1st Edition

Why the Middle Ages Matter Medieval Light on Modern Injustice

    224 Pages
    by Routledge

    224 Pages
    by Routledge

    The word "medieval" is often used in a negative way when talking about contemporary issues. Why the Middle Ages Matter refreshes our thinking about this historical era, and our own, by looking at some pressing concerns from today’s world, asking how these issues were really handled in the medieval period, and showing why the past matters now. The contributors here cover topics such as torture, marriage, sexuality, imprisonment, refugees, poverty, work, the status of women, disability, race, political leadership and end of life care. They focus on a variety of regions, from North Africa and the Middle East, through Western and Central Europe, to the British Isles.

    This collection challenges many negative stereotypes of medieval people, revealing a world from which, for instance, much could be learned about looking after the spiritual needs of the dying, and about integrating prisoners into the wider community through an emphasis on reconciliation between victim and criminal. It represents a new level of engagement with issues of social justice by medievalists and provides a highly engaging way into studying the middle ages. All the essays are written so as to be accessible to students, and each is accompanied by a list of further readings.

    Introduction.  1. Crime and Punishment: penalizing without prisons (Celia Chazelle)  2. Social Deviancy: a medieval approach (Guy Geltner)  3. End of Life: listening to the monks of Cluny (Fred Paxton)  4. Marriage: medieval couples and the uses of tradition (Ruth Mazo Karras)  5. Women: The Da Vinci Code and the fabrication of tradition (Felice Lifshitz)  6. Homosexuality: Augustine and the Christian closet (Mathew Kuefler)  7. Sexual Scandal and the Clergy: a medieval blueprint for disaster (Dyan Elliott)  8. Labor: insights from a medieval monastery (Martha Newman)  9. Disability?: perspectives on bodily difference from the Middle East (Kristina Richardson)  10. Race: what the bookstore hid (Maghan Keita)  11. Refugees: views from thirteenth-century France (Megan Cassidy-Welch)  12. Torture and Truth: Torquemada’s ghost (Amy Remensnyder)  13. Class Justice: why we need a Wat Tyler Day (Peter Linebaugh)  14. Leadership: why we have mirrors for princes but none for presidents (Geoff Koziol)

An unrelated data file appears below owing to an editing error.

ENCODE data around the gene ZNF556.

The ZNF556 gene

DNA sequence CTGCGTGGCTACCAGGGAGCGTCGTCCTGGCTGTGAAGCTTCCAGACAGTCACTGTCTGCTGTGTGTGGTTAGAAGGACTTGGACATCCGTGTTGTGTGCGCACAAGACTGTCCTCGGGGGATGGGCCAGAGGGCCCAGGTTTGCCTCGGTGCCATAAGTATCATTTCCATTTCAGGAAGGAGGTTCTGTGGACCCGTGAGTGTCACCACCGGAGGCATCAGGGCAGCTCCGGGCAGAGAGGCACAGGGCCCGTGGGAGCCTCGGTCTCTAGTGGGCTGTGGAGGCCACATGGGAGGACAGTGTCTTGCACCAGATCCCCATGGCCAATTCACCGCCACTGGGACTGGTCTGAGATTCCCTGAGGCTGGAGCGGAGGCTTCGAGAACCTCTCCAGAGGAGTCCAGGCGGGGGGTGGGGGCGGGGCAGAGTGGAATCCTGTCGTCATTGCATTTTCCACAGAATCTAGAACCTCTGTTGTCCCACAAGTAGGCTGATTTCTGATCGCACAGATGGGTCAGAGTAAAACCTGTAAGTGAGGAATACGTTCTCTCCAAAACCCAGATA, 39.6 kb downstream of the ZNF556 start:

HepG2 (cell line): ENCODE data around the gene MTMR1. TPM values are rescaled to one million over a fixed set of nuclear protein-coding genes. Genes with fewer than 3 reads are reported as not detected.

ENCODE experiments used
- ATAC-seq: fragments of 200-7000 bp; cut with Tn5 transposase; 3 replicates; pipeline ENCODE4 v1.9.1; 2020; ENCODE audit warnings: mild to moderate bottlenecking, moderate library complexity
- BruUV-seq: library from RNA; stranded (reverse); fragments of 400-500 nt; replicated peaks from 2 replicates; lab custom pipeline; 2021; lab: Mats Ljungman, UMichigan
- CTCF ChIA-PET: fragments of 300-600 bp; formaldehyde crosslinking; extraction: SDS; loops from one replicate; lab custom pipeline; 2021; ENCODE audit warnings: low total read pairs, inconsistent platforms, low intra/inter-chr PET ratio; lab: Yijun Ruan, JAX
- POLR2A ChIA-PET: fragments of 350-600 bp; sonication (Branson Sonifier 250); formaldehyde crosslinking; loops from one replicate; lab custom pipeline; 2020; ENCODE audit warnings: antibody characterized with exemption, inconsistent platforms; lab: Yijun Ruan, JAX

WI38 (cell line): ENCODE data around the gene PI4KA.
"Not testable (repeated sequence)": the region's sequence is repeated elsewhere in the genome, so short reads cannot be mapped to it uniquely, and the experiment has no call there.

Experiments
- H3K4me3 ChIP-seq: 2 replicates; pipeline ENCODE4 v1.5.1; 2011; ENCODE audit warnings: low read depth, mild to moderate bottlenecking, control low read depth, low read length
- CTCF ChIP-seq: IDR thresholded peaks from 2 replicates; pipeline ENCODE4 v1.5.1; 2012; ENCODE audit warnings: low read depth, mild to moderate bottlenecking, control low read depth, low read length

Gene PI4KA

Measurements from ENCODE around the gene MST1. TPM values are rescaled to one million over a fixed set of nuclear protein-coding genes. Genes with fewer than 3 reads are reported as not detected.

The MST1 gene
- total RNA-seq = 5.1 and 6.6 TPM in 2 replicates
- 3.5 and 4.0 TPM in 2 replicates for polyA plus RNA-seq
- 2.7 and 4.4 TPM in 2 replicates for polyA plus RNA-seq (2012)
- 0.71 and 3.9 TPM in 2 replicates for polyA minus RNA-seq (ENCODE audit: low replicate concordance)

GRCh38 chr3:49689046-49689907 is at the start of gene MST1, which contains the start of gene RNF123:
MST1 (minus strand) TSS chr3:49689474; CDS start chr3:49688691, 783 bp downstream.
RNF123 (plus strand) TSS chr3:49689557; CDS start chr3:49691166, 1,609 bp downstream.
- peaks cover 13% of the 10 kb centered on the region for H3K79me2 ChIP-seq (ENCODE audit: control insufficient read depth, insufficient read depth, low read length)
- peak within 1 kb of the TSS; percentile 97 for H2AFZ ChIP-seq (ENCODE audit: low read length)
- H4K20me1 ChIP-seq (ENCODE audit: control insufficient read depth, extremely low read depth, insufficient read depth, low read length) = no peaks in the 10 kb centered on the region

Chazelle, Celia; Doubleday, Simon; Lifshitz, Felice; Remensnyder, Amy G.

    The "lessons of history" cannot be reduced to some specious argument that knowledge of the past provides a privileged insight into the present. Nevertheless these essays show that a deep understanding of the otherness of the medieval past and of the myriad possibilities of belief, thought, and behavior of this distant and yet creative period, can help us to understand both how the medieval past has shaped our present as well as how this same past offers models for thinking and acting differently. One need not agree with all of the authors represented in this volume either in their reading of the Middle Ages or in their recommendations for the present in order to applaud them for being what everyone should be: a thoughtful, engaged and critical participant in the great adventure of life. These learned and committed essays challenge the notion that the deep past is somehow irrelevant to the present and compel contemporary society to recognize that the human condition is essentially historical and that dialogue with the past is a necessity to build a different and better future. Patrick J. Geary Distinguished Professor of History UCLA

    "Recommended. All levels/libraries." - CHOICE, K. F. Drew, Rice University, USA

    "…Why the Middle Ages…show[s] how even the distant medieval past can be made relevant to the present through a sensitive integration of modern concerns with considered historical analysis. It offers a provocative starting point for those medieval historians who wish to engage in self-reflection or who are considering begging an ethical turn of their own." –Yvonne Seale, Hortulus Journal